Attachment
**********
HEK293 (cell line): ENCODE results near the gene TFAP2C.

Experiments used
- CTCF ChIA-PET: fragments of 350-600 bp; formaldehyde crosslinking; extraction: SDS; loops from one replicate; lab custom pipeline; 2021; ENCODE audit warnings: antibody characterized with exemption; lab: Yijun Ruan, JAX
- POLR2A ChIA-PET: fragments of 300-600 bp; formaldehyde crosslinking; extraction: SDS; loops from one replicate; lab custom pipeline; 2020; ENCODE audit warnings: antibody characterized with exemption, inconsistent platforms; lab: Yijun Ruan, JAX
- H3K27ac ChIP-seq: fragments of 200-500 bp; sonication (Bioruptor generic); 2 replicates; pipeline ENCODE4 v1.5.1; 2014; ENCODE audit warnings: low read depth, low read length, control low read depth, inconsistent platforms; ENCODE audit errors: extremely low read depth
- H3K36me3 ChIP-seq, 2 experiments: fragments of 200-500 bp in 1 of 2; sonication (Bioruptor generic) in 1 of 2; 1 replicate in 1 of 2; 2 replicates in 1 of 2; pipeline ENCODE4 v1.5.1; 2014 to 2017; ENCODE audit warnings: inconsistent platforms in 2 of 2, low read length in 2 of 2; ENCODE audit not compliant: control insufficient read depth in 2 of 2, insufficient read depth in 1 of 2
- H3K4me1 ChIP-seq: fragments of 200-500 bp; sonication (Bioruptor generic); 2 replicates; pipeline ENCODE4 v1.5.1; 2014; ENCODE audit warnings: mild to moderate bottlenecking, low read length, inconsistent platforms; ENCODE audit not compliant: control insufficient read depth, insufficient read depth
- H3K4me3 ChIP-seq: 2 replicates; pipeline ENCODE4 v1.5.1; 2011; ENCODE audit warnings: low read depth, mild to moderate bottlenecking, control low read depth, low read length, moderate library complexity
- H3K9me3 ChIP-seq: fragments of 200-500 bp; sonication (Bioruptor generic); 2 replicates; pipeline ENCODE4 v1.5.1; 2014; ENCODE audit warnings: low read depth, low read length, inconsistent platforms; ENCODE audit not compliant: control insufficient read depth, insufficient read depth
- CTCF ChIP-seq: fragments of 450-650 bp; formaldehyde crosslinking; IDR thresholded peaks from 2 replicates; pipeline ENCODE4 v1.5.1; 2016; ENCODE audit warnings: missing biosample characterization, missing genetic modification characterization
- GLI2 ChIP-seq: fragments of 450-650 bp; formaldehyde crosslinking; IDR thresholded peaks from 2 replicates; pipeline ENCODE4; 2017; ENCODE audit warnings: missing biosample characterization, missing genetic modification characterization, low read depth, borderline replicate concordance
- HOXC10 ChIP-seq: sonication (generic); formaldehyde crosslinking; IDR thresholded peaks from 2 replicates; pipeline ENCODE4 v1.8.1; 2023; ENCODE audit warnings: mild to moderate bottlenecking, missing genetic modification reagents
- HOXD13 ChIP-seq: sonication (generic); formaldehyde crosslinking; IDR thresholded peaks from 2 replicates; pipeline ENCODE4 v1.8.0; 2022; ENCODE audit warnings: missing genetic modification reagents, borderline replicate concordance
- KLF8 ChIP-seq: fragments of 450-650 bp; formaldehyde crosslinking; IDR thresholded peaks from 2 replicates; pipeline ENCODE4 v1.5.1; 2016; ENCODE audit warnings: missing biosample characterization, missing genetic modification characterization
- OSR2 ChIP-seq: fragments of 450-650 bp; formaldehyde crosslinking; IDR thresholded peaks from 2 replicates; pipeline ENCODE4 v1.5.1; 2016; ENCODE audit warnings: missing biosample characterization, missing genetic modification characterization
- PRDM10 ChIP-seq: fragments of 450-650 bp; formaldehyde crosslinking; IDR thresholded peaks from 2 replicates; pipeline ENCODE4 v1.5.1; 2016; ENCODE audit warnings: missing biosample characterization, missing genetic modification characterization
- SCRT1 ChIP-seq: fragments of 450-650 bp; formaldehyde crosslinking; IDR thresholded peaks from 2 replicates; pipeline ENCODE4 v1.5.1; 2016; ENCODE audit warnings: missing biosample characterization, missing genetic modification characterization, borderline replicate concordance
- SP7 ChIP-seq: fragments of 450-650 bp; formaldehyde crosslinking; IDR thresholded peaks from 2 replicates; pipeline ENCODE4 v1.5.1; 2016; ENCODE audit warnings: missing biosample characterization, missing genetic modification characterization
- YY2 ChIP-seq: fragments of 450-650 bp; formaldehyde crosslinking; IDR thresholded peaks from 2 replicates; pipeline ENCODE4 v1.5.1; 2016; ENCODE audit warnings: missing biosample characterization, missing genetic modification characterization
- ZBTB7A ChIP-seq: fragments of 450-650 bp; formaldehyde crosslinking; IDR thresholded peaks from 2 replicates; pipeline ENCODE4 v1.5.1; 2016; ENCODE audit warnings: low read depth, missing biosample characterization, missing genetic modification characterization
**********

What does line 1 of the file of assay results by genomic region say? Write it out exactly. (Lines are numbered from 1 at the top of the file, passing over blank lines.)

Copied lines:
HEK293 (cell line): ENCODE results near the gene TFAP2C.